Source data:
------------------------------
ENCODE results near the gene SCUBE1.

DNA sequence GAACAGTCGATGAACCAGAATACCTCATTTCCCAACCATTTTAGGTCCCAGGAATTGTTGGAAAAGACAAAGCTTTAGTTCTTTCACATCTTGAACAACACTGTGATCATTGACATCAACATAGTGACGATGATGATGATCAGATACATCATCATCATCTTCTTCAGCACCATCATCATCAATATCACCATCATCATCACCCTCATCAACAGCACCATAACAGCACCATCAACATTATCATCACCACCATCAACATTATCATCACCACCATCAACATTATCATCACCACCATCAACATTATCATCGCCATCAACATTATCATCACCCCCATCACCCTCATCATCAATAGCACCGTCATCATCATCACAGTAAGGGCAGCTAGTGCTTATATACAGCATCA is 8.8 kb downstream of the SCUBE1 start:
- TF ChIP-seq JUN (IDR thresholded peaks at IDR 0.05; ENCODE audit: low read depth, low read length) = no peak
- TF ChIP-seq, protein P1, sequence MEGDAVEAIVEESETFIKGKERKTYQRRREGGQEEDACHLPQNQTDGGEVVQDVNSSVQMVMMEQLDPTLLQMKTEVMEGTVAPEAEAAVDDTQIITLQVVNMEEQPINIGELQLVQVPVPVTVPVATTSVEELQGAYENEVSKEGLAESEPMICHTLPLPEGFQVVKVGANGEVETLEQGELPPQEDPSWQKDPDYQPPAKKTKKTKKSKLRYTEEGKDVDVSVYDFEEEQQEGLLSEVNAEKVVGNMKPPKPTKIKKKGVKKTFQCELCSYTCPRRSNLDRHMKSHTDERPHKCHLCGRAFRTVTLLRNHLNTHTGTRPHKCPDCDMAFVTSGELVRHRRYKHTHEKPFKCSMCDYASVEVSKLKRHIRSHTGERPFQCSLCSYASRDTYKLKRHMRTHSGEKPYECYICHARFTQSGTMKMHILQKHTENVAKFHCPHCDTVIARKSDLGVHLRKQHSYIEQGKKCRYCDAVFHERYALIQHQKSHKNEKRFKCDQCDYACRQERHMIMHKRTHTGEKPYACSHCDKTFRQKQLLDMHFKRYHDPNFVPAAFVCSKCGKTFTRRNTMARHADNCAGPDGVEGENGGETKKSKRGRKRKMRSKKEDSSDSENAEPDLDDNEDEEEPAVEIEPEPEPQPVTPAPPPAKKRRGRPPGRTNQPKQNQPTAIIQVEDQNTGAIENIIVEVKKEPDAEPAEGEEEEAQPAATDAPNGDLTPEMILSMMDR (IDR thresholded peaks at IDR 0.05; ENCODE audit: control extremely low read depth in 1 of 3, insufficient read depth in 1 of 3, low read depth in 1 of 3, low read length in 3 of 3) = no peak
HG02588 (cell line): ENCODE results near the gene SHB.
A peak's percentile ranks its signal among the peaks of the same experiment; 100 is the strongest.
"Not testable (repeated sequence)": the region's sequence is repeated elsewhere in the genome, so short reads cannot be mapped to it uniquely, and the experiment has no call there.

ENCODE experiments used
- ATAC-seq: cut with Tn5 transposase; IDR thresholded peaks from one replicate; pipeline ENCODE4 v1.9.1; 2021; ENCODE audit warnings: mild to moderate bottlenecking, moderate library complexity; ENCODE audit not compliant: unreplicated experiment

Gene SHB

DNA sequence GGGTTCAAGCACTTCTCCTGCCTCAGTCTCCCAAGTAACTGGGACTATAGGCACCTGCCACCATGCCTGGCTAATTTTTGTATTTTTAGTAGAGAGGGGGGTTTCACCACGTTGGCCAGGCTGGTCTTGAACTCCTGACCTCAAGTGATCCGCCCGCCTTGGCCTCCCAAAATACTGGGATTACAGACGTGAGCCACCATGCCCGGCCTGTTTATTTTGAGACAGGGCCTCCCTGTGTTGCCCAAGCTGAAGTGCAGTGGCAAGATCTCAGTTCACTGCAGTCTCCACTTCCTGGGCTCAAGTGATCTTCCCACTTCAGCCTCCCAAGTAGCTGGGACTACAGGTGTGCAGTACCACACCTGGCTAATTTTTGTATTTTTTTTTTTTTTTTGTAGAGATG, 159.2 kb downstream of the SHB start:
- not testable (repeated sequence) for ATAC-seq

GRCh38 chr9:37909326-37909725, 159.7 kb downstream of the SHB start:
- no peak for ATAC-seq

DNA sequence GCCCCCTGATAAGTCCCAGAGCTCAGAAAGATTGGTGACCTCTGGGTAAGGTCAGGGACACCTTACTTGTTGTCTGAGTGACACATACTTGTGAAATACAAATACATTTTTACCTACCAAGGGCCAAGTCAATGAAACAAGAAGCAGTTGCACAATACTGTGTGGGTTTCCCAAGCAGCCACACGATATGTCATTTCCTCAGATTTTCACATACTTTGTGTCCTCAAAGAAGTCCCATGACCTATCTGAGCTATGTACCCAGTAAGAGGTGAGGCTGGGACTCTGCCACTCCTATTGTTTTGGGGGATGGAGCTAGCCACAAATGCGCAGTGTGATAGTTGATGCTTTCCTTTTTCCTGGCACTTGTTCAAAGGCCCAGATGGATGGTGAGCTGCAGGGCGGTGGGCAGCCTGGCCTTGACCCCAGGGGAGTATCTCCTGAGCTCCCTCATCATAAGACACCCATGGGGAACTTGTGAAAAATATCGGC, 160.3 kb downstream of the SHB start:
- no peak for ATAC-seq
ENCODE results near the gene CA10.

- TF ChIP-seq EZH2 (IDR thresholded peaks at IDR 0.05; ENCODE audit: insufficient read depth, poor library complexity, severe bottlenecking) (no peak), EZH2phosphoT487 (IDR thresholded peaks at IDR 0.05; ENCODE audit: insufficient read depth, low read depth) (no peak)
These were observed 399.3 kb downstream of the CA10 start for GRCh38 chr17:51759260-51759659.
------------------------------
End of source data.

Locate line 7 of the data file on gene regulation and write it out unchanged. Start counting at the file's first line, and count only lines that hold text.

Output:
"Not testable (repeated sequence)": the region's sequence is repeated elsewhere in the genome, so short reads cannot be mapped to it uniquely, and the experiment has no call there.